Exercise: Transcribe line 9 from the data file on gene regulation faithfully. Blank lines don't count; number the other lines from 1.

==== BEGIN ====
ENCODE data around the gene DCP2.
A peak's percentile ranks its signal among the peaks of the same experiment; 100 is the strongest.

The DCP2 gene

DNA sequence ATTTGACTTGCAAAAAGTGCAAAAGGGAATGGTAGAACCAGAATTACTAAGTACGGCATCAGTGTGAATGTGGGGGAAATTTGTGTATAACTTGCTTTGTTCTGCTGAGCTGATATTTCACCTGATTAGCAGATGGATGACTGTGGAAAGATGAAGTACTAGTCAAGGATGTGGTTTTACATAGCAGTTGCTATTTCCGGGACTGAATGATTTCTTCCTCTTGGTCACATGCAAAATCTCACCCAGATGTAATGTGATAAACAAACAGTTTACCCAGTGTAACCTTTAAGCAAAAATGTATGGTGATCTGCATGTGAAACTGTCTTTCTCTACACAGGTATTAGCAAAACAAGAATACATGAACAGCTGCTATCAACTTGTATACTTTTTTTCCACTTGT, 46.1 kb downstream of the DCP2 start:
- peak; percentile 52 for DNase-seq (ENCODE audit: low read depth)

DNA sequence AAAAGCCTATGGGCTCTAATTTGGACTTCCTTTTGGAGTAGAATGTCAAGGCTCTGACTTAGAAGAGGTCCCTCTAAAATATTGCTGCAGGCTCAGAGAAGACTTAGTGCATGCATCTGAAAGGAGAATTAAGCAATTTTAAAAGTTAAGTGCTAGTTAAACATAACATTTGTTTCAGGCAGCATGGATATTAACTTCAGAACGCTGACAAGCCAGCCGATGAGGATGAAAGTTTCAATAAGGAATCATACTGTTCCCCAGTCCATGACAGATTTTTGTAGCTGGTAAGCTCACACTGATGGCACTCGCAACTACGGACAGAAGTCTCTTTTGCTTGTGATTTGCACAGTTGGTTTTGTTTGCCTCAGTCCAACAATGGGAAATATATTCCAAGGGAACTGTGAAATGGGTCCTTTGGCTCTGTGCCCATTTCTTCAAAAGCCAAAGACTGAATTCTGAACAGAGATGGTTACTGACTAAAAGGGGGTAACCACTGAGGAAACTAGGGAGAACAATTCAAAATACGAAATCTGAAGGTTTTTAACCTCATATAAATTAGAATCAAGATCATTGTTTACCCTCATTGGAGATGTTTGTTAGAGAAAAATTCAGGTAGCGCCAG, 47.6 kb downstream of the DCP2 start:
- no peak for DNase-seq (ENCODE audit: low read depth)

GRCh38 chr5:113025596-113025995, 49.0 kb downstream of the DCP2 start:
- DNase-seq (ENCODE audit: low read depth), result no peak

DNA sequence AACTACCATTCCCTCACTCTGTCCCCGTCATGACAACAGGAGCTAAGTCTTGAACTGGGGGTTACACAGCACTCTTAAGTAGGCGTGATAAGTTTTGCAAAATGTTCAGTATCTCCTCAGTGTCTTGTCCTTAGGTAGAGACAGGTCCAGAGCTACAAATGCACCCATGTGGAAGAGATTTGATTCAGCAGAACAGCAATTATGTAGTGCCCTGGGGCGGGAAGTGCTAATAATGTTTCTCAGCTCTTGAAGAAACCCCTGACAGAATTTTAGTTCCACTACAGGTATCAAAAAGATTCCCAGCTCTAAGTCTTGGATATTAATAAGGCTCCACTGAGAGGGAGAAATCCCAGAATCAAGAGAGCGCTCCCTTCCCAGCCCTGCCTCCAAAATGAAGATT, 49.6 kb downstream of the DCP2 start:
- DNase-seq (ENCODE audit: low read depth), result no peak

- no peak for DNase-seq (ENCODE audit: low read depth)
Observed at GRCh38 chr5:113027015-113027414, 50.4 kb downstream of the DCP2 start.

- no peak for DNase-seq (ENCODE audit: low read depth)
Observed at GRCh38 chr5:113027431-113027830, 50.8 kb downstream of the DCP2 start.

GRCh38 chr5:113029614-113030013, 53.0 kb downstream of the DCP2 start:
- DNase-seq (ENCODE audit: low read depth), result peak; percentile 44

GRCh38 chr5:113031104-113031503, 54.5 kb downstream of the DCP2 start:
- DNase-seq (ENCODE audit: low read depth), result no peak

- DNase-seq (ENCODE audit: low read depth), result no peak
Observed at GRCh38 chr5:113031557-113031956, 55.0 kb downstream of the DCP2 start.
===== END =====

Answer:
- DNase-seq (ENCODE audit: low read depth), result no peak